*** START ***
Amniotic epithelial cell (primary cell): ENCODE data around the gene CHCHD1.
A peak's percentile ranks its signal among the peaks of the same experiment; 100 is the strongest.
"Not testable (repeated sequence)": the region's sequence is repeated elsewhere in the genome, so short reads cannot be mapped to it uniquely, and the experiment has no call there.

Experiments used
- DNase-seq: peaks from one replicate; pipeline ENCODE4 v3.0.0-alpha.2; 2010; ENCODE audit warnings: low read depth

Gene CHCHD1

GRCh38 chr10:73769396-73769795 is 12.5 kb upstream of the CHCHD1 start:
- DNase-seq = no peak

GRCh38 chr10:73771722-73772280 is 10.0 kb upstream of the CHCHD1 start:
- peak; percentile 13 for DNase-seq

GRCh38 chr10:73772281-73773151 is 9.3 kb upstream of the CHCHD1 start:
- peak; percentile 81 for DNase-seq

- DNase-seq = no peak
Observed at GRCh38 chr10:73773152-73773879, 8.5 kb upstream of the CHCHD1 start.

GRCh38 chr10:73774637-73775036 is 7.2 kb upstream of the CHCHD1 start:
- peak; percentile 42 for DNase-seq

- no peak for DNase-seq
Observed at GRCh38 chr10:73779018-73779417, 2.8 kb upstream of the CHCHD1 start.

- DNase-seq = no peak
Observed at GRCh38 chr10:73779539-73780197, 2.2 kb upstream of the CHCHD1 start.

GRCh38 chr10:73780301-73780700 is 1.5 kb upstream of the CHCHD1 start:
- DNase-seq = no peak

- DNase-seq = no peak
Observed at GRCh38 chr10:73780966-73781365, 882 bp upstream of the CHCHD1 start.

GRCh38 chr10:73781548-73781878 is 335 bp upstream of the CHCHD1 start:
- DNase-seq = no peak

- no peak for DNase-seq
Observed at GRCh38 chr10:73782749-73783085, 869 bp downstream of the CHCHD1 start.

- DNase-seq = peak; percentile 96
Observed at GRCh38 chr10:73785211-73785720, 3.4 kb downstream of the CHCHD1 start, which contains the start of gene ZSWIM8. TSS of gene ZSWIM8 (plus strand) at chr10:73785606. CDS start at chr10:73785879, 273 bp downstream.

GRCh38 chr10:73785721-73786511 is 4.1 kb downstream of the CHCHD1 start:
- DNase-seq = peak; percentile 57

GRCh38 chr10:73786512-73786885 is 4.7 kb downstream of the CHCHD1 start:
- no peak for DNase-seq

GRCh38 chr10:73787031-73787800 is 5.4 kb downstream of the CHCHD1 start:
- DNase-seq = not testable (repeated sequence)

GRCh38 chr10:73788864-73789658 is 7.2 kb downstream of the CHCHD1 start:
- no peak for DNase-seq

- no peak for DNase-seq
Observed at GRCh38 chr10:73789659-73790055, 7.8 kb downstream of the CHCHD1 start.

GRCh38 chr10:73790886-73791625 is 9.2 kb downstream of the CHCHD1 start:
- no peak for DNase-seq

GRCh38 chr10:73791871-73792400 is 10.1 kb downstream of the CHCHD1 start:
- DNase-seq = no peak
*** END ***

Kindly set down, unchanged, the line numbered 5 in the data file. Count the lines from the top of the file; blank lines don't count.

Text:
- DNase-seq: peaks from one replicate; pipeline ENCODE4 v3.0.0-alpha.2; 2010; ENCODE audit warnings: low read depth